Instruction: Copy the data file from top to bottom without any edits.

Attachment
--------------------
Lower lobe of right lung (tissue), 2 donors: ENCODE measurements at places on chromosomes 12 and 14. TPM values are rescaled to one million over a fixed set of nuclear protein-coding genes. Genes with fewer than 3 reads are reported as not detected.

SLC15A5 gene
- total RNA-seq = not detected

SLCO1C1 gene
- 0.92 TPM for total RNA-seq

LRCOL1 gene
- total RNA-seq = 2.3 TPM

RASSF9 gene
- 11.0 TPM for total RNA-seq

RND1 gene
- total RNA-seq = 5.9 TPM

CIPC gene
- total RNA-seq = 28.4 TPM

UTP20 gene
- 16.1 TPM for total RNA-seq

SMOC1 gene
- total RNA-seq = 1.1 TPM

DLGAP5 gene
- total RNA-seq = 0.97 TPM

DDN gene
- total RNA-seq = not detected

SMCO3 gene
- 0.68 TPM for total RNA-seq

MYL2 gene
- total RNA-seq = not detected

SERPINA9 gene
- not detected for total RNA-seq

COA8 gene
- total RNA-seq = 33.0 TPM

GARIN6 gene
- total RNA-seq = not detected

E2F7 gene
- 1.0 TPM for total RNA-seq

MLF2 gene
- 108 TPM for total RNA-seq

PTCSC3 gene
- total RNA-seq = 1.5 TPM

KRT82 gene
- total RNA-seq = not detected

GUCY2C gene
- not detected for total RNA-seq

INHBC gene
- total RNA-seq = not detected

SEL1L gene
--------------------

Lower lobe of right lung (tissue), 2 donors: ENCODE measurements at places on chromosomes 12 and 14. TPM values are rescaled to one million over a fixed set of nuclear protein-coding genes. Genes with fewer than 3 reads are reported as not detected.

SLC15A5 gene
- total RNA-seq = not detected

SLCO1C1 gene
- 0.92 TPM for total RNA-seq

LRCOL1 gene
- total RNA-seq = 2.3 TPM

RASSF9 gene
- 11.0 TPM for total RNA-seq

RND1 gene
- total RNA-seq = 5.9 TPM

CIPC gene
- total RNA-seq = 28.4 TPM

UTP20 gene
- 16.1 TPM for total RNA-seq

SMOC1 gene
- total RNA-seq = 1.1 TPM

DLGAP5 gene
- total RNA-seq = 0.97 TPM

DDN gene
- total RNA-seq = not detected

SMCO3 gene
- 0.68 TPM for total RNA-seq

MYL2 gene
- total RNA-seq = not detected

SERPINA9 gene
- not detected for total RNA-seq

COA8 gene
- total RNA-seq = 33.0 TPM

GARIN6 gene
- total RNA-seq = not detected

E2F7 gene
- 1.0 TPM for total RNA-seq

MLF2 gene
- 108 TPM for total RNA-seq

PTCSC3 gene
- total RNA-seq = 1.5 TPM

KRT82 gene
- total RNA-seq = not detected

GUCY2C gene
- not detected for total RNA-seq

INHBC gene
- total RNA-seq = not detected

SEL1L gene